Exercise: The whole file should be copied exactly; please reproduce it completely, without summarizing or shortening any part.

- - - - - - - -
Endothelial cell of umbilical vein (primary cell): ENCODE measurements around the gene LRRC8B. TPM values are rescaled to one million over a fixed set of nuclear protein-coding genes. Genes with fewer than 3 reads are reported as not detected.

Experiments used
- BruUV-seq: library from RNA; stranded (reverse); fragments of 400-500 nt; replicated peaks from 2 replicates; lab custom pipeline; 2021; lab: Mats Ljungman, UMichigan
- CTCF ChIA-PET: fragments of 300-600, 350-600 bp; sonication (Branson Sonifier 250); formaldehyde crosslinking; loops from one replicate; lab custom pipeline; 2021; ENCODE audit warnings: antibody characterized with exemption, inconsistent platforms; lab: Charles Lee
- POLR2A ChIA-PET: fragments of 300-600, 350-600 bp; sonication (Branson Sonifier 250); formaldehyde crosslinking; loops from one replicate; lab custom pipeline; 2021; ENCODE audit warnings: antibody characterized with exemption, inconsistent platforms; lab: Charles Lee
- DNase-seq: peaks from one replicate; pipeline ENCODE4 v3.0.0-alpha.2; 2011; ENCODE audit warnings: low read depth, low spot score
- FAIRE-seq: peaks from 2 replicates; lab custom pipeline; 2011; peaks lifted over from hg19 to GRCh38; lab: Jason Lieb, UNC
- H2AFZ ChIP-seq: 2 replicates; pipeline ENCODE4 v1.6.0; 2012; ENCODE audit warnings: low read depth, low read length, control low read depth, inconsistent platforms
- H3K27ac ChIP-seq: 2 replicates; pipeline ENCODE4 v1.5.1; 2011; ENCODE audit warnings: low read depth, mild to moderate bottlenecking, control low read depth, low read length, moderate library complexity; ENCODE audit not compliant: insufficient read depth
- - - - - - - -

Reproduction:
Endothelial cell of umbilical vein (primary cell): ENCODE measurements around the gene LRRC8B. TPM values are rescaled to one million over a fixed set of nuclear protein-coding genes. Genes with fewer than 3 reads are reported as not detected.

Experiments used
- BruUV-seq: library from RNA; stranded (reverse); fragments of 400-500 nt; replicated peaks from 2 replicates; lab custom pipeline; 2021; lab: Mats Ljungman, UMichigan
- CTCF ChIA-PET: fragments of 300-600, 350-600 bp; sonication (Branson Sonifier 250); formaldehyde crosslinking; loops from one replicate; lab custom pipeline; 2021; ENCODE audit warnings: antibody characterized with exemption, inconsistent platforms; lab: Charles Lee
- POLR2A ChIA-PET: fragments of 300-600, 350-600 bp; sonication (Branson Sonifier 250); formaldehyde crosslinking; loops from one replicate; lab custom pipeline; 2021; ENCODE audit warnings: antibody characterized with exemption, inconsistent platforms; lab: Charles Lee
- DNase-seq: peaks from one replicate; pipeline ENCODE4 v3.0.0-alpha.2; 2011; ENCODE audit warnings: low read depth, low spot score
- FAIRE-seq: peaks from 2 replicates; lab custom pipeline; 2011; peaks lifted over from hg19 to GRCh38; lab: Jason Lieb, UNC
- H2AFZ ChIP-seq: 2 replicates; pipeline ENCODE4 v1.6.0; 2012; ENCODE audit warnings: low read depth, low read length, control low read depth, inconsistent platforms
- H3K27ac ChIP-seq: 2 replicates; pipeline ENCODE4 v1.5.1; 2011; ENCODE audit warnings: low read depth, mild to moderate bottlenecking, control low read depth, low read length, moderate library complexity; ENCODE audit not compliant: insufficient read depth